Psychology's Feminist Voices
Women PastFeminist PresenceAbout Us

Twitter YouTube Follow us on Facebook Changing Face of Feminist Psychology: watch the video


Profile

Leona Tyler

Birth:
1906

Death:
1993

Training Location(s):

PhD, University of Minnesota, (1940)

BA, University of Minnesota, (1925)



Primary Affiliation(s):

University of Oregon, (1940-1993)



Media Links:
Archival Collection

Leona Tyler Papers, M498. The Archives of the History of American Psychology, University of Akron, OH.

 


Biography:

 

Career Focus: Individual differences; counseling psychology; testing; developmental psychology.


 

The wide-ranging influence of Leona Tyler's work reflects her many interests in areas such as individual differences, counselling psychology, and developmental theory, as well as the many roles she played, including educator, researcher, textbook writer, counsellor and administrator.  Born on May 10, 1906 in Chetek, Wisconsin, her parents encouraged her and her three brothers to pursue higher education despite the fact that no one in the family had ever gone to college.  Her mother, in particular, believed that once women had been granted the right to vote it followed that they should be allowed the same educational opportunities as men.  Tyler took advantage of her parents' support of academics and was consistently ahead of her peers, graduating high school at the age of 15 and junior college at the age of 19.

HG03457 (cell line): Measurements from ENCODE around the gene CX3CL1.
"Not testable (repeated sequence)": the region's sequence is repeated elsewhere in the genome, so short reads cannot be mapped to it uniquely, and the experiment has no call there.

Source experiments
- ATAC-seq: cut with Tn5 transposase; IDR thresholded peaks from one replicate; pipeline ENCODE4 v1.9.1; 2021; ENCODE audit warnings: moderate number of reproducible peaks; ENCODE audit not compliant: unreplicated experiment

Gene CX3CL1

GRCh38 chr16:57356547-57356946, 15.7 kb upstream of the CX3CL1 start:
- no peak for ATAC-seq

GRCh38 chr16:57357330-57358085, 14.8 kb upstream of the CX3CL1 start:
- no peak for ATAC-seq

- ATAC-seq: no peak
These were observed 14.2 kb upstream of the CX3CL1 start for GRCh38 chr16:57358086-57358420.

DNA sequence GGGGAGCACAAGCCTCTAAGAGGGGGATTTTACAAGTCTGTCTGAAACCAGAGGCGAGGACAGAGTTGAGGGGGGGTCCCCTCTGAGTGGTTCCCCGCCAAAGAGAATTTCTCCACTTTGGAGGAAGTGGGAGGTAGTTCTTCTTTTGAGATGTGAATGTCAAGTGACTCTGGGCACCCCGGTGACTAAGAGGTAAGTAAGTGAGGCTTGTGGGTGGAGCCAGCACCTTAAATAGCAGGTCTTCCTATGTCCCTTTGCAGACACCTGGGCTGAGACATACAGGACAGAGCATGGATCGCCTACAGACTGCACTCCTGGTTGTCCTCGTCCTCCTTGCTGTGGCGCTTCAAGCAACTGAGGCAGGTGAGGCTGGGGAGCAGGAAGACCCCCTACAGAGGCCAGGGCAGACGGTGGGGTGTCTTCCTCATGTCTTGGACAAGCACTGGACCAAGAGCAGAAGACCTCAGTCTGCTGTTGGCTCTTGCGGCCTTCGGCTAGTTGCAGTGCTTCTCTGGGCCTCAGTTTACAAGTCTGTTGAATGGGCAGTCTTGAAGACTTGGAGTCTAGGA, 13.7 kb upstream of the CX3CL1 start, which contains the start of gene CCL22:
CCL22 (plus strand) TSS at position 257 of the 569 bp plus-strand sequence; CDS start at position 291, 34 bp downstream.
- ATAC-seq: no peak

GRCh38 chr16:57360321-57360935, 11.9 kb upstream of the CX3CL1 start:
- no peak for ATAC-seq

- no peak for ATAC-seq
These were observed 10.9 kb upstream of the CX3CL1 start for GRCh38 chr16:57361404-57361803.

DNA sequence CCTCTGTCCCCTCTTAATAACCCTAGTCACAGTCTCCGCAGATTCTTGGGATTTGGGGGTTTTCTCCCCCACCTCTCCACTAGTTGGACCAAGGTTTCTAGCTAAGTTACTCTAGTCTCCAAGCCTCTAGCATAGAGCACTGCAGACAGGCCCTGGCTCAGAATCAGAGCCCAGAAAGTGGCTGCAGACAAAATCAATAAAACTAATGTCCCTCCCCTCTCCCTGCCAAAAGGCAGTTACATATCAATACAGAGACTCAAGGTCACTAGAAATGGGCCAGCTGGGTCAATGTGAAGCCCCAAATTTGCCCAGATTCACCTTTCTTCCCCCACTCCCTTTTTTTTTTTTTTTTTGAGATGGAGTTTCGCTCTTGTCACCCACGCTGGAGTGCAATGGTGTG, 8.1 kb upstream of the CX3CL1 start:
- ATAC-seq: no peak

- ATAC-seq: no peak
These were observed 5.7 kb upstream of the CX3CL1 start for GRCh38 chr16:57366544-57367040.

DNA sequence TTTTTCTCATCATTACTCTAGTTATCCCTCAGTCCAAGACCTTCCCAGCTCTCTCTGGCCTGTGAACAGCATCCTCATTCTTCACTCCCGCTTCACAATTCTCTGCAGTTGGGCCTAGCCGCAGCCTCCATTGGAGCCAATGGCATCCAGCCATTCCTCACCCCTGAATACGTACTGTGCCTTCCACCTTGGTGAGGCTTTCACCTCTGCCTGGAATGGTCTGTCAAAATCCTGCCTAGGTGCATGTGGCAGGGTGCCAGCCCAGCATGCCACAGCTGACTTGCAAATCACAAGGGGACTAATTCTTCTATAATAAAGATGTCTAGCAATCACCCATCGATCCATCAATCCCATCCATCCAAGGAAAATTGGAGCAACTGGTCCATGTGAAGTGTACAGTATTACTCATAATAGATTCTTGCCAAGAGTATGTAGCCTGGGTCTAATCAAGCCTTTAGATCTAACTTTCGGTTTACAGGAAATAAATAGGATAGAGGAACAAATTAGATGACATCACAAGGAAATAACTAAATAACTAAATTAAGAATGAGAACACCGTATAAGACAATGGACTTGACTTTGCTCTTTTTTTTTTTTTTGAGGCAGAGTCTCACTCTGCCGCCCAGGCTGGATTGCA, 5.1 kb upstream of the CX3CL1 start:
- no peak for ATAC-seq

She then enrolled at the University of Minnesota and earned an undergraduate degree in English in 1925.  During her college years she took advanced courses in mathematics to compensate for her lack of exposure in high school, a decision that would later aid in her post-graduate work in psychology.  Tyler's occupational choice mirrored that of many of women of her time - she became a teacher and taught junior high school in both Minnesota and Michigan for the next 13 years.  Eventually, disciplining students became tiresome, but the diversity of her students began to foster a life-long interest in individual differences.

 

While teaching school Tyler was expected to take courses over the summer, and in 1937 enrolled in a course on individual differences at the University of Southern California taught by Donald G. Paterson.  He encouraged her to pursue a Master's degree in psychology and guided her research on adolescent girls.  Tyler continued teaching junior high school while collecting data for her master's thesis.  She minored in statistics and, in 1940, earned her Ph.D. in psychology with a dissertation exploring the development of interests in high school girls.  Her university teaching career began that same year at the University of Oregon, where Tyler would remain until her retirement in 1993 as Professor and Dean Emerita.